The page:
As I have been meeting and talking with our new (and returning) volunteer families, the multitude of garden ideas, dreams and potential is exciting and contagious.

We stand and look out at our garden plots with eager anticipation of the season that is nipping at our daffodil lined heels. Some garden sites are grassy lawns, never planted in edibles– why not grow food instead of lawns? Some plots are littered with remnants of last years crops. Some were forgotten after the last fall crop was harvested and are covered in weeds and failed good intentions. There are ancient raised beds ready to be back in action. Some are hay-mulched raised beds that are ready and waiting.


We take soil samples knowing that we have depleted the nutrients in the soil last year. For plots not gardened before or in ages–will the soil be better or worse for it? The test is an invaluable way to get back in the garden and think about the initial steps to create healthy soil. What can we do to add back to make sure our plants will be strong and healthy this year? Talk to the neighbors with horses. Pick up that truck load of manure.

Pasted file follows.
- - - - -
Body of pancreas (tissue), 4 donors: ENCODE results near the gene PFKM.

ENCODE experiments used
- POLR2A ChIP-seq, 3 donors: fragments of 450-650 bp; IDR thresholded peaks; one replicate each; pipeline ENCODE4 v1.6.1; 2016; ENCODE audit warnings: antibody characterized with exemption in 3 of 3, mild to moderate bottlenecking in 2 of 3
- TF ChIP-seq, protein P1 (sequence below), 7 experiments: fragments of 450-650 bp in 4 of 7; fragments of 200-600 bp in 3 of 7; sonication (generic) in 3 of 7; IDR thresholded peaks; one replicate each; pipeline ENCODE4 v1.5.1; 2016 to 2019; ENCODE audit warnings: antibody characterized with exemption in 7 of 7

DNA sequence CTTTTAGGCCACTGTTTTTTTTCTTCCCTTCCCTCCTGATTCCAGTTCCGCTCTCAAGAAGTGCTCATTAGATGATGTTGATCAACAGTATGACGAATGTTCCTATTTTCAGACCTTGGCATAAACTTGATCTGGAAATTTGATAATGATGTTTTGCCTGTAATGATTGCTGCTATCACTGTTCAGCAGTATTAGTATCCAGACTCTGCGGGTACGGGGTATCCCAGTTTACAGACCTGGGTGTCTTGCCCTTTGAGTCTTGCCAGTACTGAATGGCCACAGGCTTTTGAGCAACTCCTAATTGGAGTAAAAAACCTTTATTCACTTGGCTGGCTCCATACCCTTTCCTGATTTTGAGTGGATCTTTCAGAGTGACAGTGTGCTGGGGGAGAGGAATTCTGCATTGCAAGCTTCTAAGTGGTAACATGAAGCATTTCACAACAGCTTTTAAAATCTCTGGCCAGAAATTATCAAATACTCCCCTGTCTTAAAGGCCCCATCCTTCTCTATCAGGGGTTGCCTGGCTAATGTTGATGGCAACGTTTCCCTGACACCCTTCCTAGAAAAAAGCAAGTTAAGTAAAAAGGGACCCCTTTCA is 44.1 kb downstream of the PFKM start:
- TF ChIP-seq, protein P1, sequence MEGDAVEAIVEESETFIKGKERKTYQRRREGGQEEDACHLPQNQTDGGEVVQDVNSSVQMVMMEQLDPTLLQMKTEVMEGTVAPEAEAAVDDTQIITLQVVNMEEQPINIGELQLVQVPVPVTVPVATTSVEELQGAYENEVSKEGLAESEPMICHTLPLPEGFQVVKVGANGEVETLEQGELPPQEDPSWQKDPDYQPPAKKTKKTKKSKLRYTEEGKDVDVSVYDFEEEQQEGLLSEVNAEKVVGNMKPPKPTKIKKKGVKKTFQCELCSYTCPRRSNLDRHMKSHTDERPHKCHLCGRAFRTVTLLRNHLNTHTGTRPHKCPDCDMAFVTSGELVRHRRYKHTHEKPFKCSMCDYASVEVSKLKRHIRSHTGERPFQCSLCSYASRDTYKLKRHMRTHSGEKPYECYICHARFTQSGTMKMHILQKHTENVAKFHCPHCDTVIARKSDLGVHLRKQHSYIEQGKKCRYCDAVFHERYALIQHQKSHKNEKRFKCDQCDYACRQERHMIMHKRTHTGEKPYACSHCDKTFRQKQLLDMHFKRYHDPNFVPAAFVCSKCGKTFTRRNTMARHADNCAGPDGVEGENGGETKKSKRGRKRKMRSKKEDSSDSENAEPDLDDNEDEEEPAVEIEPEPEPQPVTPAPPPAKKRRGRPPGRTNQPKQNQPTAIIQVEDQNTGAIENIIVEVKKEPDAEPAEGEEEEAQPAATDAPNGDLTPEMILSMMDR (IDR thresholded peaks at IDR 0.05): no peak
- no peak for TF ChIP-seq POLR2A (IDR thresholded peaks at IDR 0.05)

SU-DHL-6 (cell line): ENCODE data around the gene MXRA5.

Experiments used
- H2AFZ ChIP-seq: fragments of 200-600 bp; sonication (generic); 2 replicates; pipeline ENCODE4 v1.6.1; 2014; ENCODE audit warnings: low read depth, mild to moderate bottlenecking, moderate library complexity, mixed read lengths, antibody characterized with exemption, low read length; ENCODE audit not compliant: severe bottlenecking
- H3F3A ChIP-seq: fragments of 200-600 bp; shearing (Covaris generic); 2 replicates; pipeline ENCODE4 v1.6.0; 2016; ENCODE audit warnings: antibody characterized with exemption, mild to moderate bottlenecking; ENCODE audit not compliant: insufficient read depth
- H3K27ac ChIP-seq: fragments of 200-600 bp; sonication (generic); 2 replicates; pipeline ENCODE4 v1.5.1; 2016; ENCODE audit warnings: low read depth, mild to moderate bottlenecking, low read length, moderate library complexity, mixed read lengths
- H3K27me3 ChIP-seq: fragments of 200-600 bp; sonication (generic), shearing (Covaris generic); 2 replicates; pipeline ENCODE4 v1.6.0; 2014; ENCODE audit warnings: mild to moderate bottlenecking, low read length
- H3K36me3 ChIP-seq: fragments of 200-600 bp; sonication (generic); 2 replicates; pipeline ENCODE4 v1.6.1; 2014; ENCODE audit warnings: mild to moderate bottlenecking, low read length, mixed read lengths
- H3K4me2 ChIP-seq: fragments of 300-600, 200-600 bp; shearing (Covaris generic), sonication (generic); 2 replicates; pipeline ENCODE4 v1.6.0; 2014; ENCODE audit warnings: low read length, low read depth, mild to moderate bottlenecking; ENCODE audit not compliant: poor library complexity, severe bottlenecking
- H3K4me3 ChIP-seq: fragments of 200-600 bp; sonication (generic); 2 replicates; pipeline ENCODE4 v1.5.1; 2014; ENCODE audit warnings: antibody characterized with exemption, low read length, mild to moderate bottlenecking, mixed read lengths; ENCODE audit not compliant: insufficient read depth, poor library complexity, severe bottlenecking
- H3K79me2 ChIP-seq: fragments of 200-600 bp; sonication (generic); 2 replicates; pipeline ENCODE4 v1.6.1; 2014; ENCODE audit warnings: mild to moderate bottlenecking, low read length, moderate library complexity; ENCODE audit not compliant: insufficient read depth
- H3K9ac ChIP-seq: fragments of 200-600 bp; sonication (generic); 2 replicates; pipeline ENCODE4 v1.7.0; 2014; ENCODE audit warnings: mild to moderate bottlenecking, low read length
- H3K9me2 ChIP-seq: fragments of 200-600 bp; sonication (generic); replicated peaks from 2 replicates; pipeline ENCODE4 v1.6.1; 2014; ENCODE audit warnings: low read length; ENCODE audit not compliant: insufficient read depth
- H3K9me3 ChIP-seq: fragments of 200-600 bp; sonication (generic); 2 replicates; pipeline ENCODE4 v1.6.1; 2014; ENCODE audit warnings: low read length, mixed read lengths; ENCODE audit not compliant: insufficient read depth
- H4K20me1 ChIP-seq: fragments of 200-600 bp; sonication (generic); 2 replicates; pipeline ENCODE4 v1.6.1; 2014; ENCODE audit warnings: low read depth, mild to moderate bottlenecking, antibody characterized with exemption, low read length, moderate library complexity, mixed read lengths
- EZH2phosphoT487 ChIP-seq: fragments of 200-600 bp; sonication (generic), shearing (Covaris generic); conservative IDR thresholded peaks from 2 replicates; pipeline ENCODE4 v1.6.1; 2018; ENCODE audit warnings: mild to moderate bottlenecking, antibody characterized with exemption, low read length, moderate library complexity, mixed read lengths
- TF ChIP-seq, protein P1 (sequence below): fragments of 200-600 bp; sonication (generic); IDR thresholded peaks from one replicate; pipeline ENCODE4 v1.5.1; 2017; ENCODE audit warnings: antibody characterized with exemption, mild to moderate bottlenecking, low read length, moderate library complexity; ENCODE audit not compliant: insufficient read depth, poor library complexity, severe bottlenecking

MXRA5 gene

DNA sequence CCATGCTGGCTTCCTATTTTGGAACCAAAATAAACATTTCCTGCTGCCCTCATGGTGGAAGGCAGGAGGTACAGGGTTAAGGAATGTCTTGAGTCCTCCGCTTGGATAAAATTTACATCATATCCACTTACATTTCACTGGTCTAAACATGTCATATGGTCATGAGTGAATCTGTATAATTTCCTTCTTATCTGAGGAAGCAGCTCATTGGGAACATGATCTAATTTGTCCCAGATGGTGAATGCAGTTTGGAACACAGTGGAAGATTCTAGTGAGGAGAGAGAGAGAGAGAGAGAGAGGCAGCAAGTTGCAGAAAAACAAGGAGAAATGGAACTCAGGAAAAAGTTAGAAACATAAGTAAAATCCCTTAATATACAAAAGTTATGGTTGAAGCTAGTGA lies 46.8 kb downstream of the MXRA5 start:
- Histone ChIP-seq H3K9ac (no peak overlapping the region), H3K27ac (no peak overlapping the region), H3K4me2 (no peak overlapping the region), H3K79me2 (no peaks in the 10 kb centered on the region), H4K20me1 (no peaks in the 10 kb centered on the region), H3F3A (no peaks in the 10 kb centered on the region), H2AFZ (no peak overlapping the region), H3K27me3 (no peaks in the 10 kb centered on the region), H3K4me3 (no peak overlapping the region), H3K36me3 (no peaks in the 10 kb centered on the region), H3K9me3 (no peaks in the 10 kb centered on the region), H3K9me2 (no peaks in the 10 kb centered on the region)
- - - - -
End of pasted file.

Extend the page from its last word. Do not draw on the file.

We thumb through catalogues looking at beautiful photos of plants and seeds that look so exotic or extraordinary we can’t believe it could grow in our own yard and feed our humble bodies. Fish out the previous year’s seeds from the freezer and grab the planting calendar to make a plan– spring, summer, fall. “Where will the tomatoes go this year? WIll I start my own seeds finally or buy plants from the local produce stand? Don’t forget the basil and the marigolds to companion plant. Will I do that cover crop spring/summer to add nitrogen to the soil, turn under, and plant something yummy for the fall? What new crop should I try?”

February is a time that some feel anxiety when thinking of the many things they could or should do to prepare. Some feel the great endless horizon that is understanding the garden: “there is so much to know, and I forgot to read all those gardening books again this winter.” Underlying these feelings is the immense excitement of knowing that anyone can grow their own food with basic knowledge. You don’t have to try all 50 new garden ideas, but pick a few and go with it. Ambition and enthusiasm go a long way in a garden. Our gardens have many lessons to teach and forgiveness to lend. Plant the seed, wait, nurture, protect, encourage, harvest, share, and eat. Once you start, you, too, will learn and grow.